The research team, led by principal investigator Richard Klemke, PhD, UCSD professor of pathology, studied a large, on-line data base of gene expression profiles to uncover the presence of PEAK1 in PDAC. These findings were corroborated at the protein level in patient biopsy samples from co-investigator Michael Bouvet, MD, and in mouse models developed by Andrew M. Lowy, MD, both of the UCSD Department of Surgery at Moores Cancer Center.

While many proteins are upregulated in cancers of the pancreas, there has been limited success in identifying candidates that, when inhibited, have potential as clinically approved therapeutics. However, the researchers found that inhibition of PEAK1-dependent signaling sensitized PDAC cells to existing chemotherapies such as Gemitabine, and immunotherapies such as Trastuzumab.

“Survival rates for patients with pancreatic cancer remain low,” said Bouvet. “Therefore, earlier detection and novel treatment strategies are very important if we are going to make any progress against pancreatic cancer. Since current therapies are often ineffective, our hope is that the findings from this research will open up a new line of investigation to bring a PEAK1 inhibitor to the clinic.”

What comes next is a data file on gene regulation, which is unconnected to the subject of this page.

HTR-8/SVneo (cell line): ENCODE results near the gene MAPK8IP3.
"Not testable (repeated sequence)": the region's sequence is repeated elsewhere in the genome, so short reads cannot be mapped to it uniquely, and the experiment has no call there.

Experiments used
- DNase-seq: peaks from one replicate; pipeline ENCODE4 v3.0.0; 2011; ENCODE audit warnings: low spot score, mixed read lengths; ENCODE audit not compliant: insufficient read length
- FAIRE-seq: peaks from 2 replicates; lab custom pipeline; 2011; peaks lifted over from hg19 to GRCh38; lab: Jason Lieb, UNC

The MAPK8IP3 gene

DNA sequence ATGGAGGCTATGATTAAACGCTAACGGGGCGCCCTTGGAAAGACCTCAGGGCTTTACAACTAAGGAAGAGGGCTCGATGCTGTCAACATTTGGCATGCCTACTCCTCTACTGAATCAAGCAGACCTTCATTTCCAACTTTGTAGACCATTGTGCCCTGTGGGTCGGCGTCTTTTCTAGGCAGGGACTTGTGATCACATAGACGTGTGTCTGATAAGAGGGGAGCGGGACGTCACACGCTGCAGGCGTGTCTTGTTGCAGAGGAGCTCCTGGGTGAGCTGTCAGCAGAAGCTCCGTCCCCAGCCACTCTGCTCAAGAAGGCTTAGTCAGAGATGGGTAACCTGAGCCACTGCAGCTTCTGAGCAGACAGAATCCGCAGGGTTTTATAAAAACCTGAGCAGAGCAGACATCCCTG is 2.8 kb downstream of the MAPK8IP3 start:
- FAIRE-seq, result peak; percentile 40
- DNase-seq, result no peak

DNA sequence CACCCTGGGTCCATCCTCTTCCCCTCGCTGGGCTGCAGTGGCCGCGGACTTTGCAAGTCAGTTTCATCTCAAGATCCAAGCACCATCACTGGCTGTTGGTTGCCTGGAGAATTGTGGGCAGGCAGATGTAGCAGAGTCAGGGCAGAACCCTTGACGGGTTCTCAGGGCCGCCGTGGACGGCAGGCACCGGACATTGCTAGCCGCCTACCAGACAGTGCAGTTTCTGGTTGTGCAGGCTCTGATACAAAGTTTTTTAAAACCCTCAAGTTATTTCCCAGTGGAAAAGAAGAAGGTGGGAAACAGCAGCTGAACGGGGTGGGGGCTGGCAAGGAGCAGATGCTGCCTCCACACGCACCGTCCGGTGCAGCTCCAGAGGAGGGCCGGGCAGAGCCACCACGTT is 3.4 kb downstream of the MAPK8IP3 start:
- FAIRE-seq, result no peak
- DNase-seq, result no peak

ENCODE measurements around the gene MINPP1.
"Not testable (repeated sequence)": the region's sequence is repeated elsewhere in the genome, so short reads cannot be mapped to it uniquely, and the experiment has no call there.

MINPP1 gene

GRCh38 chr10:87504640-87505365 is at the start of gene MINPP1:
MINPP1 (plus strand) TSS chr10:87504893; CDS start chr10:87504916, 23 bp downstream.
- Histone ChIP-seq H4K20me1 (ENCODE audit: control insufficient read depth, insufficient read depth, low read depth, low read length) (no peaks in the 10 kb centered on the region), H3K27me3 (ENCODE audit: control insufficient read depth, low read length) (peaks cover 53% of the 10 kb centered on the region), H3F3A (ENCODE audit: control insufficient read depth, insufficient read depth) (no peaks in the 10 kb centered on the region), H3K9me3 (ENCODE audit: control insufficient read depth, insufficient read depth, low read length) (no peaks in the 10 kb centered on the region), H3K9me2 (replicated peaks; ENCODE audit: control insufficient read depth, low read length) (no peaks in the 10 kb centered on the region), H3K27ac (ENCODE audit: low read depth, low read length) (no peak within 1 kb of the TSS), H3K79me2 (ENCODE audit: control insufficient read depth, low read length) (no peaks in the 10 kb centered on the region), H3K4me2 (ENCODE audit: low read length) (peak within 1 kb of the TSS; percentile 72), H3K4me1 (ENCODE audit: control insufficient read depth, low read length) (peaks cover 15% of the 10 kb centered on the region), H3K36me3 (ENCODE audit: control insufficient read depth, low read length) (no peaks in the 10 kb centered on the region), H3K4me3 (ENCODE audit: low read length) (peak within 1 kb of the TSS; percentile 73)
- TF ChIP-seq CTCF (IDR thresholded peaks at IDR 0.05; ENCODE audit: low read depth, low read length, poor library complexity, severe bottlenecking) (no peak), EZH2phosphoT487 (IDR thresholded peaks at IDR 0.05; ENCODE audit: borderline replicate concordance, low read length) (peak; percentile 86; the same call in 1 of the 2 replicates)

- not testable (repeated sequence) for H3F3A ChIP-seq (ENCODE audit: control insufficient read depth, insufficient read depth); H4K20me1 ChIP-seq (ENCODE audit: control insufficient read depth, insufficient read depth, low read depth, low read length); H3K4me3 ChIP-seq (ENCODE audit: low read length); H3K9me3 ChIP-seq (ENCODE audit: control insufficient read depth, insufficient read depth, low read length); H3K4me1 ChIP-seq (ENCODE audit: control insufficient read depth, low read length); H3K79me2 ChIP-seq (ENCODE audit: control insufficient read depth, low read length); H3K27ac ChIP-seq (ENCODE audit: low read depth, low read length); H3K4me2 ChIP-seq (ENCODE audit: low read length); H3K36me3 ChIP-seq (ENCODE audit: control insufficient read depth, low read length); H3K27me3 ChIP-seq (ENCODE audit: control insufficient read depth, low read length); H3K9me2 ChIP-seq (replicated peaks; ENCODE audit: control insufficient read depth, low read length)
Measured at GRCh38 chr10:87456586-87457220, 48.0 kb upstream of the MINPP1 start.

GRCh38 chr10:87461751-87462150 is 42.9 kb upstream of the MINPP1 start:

Abstract:

Early biomarkers and effective therapeutic strategies are desperately needed to treat pancreatic ductal adenocarcinoma (PDAC), which has a dismal 5-year patient survival rate. Here, we report that the novel tyrosine kinase PEAK1 is upregulated in human malignancies, including human PDACs and pancreatic intraepithelial neoplasia (PanIN). Oncogenic KRas induced a PEAK1-dependent kinase amplification loop between Src, PEAK1, and ErbB2 to drive PDAC tumor growth and metastasis in vivo. Surprisingly, blockade of ErbB2 expression increased Src-dependent PEAK1 expression, PEAK1-dependent Src activation, and tumor growth in vivo, suggesting a mechanism for the observed resistance of patients with PDACs to therapeutic intervention. Importantly, PEAK1 inactivation sensitized PDAC cells to trastuzumab and gemcitabine therapy. Our findings, therefore, suggest that PEAK1 is a novel biomarker, critical signaling hub, and new therapeutic target in PDACs. Cancer Res; 72(10); 2554–64. ©2012 AACR.

http://cancerres.aacrjournals.org/content/72/10/2554

http://www.sciencedaily.com/releases/2012/05/120515070305.htm